Students in Grades 9-10: Here's How to Plan for College While at Home

Suggestions include preparing to take the PSAT, taking virtual college tours, determining classes you need to take, finding out GPA requirements for colleges, chatting with others about their college experience, and talking to your parents about college financing.
Woman using tablet in the grass

I used to be a Worcester Public Schools teacher. I taught for six years and worked for a year and a half in the TRIO Program, specifically with ninth graders in GEAR UP. Even before my time with GEAR UP, I was working with students on college preparation, readiness, and the admissions process. During that time, I couldn't even imagine a situation that our country is in currently.

When I would talk to ninth and tenth graders, there was an awareness of college, but I cannot say it was at the forefront of their minds. Nor should it be. There are courses to study for, classmates to have crushes on, teams to try out for, and friends to have fun with. Now you add in having to stay home, virtual learning, and the lack of ability to walk into your school counselor's office to ask questions. It's a full plate.

With all that being said, there are some pretty simple and straightforward things that underclassmen can do now to start thinking about life after high school. Luckily, a lot of it you can do right from your couch inbetween shows on Netflix! Here are the tasks I recommend:

  1. Prepare to take the PSAT. Not only do you get a chance to take a practice shot at the SAT when you take the PSAT, you also sign yourself up for scholarship opportunities and college program information. See if your school has posted information about your upcoming PSAT testing date and add it to your calendar as soon as you know it. And in the meantime, use Khan Academy at the College Board to start your SAT prep.
  2. Take virtual college tours. There is no better way for you to get a feel for what you may like in a college environment than actually being on campus. This strategy is hard at the moment, but lots of schools are offering virtual tours on their websites. If there is a college close to you, you can also take a walk around the campus, while maintaining social distance, to get a feel for the place.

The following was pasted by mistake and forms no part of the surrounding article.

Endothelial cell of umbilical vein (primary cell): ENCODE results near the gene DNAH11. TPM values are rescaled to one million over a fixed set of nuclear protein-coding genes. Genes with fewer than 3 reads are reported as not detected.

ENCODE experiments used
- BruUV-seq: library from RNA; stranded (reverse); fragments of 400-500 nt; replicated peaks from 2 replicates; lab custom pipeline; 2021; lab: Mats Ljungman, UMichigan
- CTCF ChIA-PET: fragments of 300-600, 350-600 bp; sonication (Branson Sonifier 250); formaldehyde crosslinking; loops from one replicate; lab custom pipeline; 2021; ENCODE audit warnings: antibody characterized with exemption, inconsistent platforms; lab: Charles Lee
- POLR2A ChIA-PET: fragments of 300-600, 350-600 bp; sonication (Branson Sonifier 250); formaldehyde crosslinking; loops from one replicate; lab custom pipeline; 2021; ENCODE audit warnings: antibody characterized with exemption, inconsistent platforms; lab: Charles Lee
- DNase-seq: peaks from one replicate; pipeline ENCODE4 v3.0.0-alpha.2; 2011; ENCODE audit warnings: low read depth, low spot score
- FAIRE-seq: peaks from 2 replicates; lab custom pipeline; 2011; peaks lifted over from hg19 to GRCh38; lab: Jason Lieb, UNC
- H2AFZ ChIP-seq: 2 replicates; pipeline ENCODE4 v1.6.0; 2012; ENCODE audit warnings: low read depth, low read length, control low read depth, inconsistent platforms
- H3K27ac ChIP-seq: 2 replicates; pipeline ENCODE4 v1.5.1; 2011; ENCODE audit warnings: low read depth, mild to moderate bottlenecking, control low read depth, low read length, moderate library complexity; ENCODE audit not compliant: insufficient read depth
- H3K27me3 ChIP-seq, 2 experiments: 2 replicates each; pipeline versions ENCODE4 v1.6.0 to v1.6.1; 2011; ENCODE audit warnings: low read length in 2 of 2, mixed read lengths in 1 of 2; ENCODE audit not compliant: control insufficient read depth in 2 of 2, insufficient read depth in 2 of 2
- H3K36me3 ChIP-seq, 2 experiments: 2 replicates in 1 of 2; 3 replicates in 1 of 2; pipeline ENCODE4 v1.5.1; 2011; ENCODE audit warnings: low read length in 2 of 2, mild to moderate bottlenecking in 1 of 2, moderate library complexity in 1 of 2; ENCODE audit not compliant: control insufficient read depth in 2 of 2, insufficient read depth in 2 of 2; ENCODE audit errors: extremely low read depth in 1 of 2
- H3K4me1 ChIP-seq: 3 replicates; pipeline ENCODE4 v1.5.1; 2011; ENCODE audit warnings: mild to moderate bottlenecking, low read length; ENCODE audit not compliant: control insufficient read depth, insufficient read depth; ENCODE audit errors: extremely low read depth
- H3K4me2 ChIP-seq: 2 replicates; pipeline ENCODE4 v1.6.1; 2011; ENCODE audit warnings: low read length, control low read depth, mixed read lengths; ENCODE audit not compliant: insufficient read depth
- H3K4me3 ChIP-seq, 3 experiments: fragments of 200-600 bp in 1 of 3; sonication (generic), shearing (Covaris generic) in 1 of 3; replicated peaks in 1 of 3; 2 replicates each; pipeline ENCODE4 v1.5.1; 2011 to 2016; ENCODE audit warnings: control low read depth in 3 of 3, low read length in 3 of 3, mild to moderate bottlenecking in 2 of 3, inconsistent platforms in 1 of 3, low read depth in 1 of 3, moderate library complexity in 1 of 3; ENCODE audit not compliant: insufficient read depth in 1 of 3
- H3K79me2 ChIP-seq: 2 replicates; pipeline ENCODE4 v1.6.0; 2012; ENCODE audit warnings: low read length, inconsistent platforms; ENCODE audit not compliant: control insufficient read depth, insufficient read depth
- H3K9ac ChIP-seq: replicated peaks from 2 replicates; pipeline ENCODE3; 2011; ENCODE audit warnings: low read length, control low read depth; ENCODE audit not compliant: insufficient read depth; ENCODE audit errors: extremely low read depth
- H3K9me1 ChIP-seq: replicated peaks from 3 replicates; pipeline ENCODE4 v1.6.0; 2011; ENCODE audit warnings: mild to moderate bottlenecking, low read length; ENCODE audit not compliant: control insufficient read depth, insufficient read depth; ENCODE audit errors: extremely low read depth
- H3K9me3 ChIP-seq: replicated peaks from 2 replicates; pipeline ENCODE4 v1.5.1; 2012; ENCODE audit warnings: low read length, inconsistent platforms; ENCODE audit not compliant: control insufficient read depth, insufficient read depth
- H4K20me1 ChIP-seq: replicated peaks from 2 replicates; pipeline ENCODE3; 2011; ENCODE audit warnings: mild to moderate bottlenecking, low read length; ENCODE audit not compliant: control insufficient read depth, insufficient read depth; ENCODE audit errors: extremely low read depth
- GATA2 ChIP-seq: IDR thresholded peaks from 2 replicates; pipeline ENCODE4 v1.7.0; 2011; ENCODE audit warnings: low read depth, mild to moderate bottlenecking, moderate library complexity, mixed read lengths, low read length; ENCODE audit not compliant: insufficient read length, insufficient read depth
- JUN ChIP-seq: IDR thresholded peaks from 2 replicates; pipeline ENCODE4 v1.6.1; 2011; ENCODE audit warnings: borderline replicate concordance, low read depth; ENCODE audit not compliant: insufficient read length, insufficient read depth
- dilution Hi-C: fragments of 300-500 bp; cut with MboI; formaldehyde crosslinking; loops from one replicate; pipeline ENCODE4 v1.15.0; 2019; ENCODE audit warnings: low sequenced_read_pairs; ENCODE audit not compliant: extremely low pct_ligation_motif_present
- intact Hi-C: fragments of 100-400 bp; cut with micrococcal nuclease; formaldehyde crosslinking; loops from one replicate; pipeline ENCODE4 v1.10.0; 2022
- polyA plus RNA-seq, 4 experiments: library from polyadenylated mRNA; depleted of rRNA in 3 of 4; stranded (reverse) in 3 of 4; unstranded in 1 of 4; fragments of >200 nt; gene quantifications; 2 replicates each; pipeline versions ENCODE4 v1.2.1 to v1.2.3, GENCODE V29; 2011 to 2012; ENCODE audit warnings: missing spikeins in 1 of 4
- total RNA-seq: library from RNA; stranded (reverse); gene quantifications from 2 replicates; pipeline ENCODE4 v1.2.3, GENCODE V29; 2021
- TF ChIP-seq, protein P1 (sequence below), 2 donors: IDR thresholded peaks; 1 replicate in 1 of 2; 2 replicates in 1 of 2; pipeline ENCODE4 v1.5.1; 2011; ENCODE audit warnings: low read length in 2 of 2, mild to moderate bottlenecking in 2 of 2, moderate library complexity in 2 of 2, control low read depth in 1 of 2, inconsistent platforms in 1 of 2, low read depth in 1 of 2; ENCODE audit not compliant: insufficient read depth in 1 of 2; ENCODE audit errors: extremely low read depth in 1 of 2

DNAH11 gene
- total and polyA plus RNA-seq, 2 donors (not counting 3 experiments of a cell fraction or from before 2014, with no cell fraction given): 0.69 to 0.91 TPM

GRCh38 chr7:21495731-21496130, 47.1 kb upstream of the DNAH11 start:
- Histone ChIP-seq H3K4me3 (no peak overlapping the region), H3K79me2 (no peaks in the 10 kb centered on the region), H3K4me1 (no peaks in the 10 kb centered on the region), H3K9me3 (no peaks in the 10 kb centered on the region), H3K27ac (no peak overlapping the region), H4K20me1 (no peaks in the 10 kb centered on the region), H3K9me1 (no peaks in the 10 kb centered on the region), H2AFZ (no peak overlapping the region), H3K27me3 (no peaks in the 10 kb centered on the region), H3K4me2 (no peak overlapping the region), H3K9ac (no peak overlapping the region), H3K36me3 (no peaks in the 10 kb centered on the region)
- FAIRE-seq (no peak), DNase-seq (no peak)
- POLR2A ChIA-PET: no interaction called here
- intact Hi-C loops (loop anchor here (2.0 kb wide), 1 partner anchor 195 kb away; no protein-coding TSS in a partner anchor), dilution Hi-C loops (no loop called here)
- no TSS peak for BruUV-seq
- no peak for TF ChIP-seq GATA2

3. Determine what classes you need to take for the rest of high school. Find out not just the classes you need to earn your high school diploma, but the classes that colleges require for admittance or prefer to see on an applicant's transcript.
  4. Know what AP classes/IB classes/extracurricular activities a college would like to see for a major you might be interested in. Look at the websites of different colleges and universities to find out what they may be looking for in terms of high-level high school courses or activities. Find out what your high school has to offer and what you are eligible/able to take.
  5. Find out GPA requirements. What's the average GPA of the students admitted to the colleges and universities that interest you? You can find that on the admissions website of each school. Make a plan to get your GPA into that range.
  6. Email or call teachers/parents/family members/seniors about their college experiences. Hearing about college experiences from people you trust can help you discover what type of school might interest you and what you might like to study.
  7. Talk to your parents about their expectation of college payment. Know your financial limitations related to your college choice based on how much your parents plan to contribute. You can use the Net Price Calculators of your schools of interest to find out how much your family may need to pay for each one.

These seven suggestions are a great way to give yourself a great first step in the college planning process. And be sure to sign up for MEFA emails and to follow us on Facebook, Twitter, and LinkedIn if you don't already. We're always posting valuable reminders and tips to help your family prepare for the college years.